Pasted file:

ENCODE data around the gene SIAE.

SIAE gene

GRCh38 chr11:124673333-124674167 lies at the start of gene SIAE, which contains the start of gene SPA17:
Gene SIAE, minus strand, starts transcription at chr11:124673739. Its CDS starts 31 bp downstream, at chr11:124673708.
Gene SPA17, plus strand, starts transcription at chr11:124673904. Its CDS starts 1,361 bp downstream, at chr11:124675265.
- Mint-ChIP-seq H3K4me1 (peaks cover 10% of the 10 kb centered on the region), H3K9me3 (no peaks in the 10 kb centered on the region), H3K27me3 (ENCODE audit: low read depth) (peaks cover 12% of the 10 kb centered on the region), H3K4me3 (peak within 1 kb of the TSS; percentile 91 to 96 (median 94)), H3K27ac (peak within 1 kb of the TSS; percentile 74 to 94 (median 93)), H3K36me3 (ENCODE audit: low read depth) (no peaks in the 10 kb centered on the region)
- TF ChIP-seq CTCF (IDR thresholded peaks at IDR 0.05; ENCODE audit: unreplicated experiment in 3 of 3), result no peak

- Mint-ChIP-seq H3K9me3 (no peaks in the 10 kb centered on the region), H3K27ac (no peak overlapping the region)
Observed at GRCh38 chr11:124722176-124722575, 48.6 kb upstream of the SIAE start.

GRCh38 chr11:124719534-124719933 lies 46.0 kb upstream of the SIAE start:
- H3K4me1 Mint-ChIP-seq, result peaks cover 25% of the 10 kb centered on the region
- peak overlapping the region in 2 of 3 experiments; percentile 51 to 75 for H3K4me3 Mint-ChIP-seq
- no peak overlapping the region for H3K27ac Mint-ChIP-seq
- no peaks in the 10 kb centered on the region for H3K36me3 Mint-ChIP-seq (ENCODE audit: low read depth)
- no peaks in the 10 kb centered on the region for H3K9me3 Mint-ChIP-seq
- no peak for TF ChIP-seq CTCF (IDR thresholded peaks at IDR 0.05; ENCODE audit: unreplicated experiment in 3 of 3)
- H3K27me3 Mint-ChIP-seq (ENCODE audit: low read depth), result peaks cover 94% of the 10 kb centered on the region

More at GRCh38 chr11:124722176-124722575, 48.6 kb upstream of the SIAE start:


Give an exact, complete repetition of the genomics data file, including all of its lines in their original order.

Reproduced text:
ENCODE data around the gene SIAE.

SIAE gene

GRCh38 chr11:124673333-124674167 lies at the start of gene SIAE, which contains the start of gene SPA17:
Gene SIAE, minus strand, starts transcription at chr11:124673739. Its CDS starts 31 bp downstream, at chr11:124673708.
Gene SPA17, plus strand, starts transcription at chr11:124673904. Its CDS starts 1,361 bp downstream, at chr11:124675265.
- Mint-ChIP-seq H3K4me1 (peaks cover 10% of the 10 kb centered on the region), H3K9me3 (no peaks in the 10 kb centered on the region), H3K27me3 (ENCODE audit: low read depth) (peaks cover 12% of the 10 kb centered on the region), H3K4me3 (peak within 1 kb of the TSS; percentile 91 to 96 (median 94)), H3K27ac (peak within 1 kb of the TSS; percentile 74 to 94 (median 93)), H3K36me3 (ENCODE audit: low read depth) (no peaks in the 10 kb centered on the region)
- TF ChIP-seq CTCF (IDR thresholded peaks at IDR 0.05; ENCODE audit: unreplicated experiment in 3 of 3), result no peak

- Mint-ChIP-seq H3K9me3 (no peaks in the 10 kb centered on the region), H3K27ac (no peak overlapping the region)
Observed at GRCh38 chr11:124722176-124722575, 48.6 kb upstream of the SIAE start.

GRCh38 chr11:124719534-124719933 lies 46.0 kb upstream of the SIAE start:
- H3K4me1 Mint-ChIP-seq, result peaks cover 25% of the 10 kb centered on the region
- peak overlapping the region in 2 of 3 experiments; percentile 51 to 75 for H3K4me3 Mint-ChIP-seq
- no peak overlapping the region for H3K27ac Mint-ChIP-seq
- no peaks in the 10 kb centered on the region for H3K36me3 Mint-ChIP-seq (ENCODE audit: low read depth)
- no peaks in the 10 kb centered on the region for H3K9me3 Mint-ChIP-seq
- no peak for TF ChIP-seq CTCF (IDR thresholded peaks at IDR 0.05; ENCODE audit: unreplicated experiment in 3 of 3)
- H3K27me3 Mint-ChIP-seq (ENCODE audit: low read depth), result peaks cover 94% of the 10 kb centered on the region

More at GRCh38 chr11:124722176-124722575, 48.6 kb upstream of the SIAE start: